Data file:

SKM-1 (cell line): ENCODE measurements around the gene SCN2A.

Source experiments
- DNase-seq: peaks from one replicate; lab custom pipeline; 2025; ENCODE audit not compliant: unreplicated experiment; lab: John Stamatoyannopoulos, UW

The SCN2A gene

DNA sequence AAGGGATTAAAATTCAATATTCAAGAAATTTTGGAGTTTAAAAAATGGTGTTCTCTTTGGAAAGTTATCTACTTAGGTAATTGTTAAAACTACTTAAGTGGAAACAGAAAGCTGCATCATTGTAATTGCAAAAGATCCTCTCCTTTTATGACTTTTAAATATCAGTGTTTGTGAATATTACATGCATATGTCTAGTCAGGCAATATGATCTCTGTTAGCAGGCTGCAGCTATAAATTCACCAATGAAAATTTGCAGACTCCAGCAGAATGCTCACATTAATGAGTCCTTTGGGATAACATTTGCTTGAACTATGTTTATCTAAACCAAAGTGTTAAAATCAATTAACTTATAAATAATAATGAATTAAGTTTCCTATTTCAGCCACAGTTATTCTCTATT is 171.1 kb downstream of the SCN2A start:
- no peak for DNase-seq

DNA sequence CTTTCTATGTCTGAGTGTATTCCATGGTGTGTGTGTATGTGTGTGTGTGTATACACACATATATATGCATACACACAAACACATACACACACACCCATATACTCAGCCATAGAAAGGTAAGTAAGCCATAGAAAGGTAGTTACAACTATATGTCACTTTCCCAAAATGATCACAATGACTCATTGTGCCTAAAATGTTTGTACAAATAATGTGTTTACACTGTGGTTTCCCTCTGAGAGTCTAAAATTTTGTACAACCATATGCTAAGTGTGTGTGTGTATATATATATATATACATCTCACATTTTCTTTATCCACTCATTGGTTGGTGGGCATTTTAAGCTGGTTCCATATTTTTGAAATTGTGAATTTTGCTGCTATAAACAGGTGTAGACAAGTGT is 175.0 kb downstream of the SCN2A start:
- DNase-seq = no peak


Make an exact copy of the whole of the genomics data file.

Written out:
SKM-1 (cell line): ENCODE measurements around the gene SCN2A.

Source experiments
- DNase-seq: peaks from one replicate; lab custom pipeline; 2025; ENCODE audit not compliant: unreplicated experiment; lab: John Stamatoyannopoulos, UW

The SCN2A gene

DNA sequence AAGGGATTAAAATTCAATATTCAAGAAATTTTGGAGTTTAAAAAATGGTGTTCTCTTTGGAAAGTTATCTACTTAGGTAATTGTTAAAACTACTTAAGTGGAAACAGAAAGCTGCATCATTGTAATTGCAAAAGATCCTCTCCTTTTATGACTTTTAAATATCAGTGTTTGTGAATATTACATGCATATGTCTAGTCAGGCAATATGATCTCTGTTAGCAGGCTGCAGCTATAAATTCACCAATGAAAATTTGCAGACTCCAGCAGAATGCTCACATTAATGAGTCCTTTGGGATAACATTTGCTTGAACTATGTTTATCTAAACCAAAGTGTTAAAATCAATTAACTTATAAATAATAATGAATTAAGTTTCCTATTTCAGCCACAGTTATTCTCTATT is 171.1 kb downstream of the SCN2A start:
- no peak for DNase-seq

DNA sequence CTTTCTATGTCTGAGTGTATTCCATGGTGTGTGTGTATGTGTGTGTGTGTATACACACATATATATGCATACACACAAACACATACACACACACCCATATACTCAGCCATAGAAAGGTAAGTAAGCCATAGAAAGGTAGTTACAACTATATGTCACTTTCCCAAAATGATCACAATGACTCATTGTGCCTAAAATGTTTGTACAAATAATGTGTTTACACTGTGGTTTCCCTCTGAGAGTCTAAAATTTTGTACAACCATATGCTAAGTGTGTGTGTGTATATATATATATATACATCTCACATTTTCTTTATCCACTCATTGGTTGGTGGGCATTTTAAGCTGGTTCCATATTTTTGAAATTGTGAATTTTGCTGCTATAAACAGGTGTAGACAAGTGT is 175.0 kb downstream of the SCN2A start:
- DNase-seq = no peak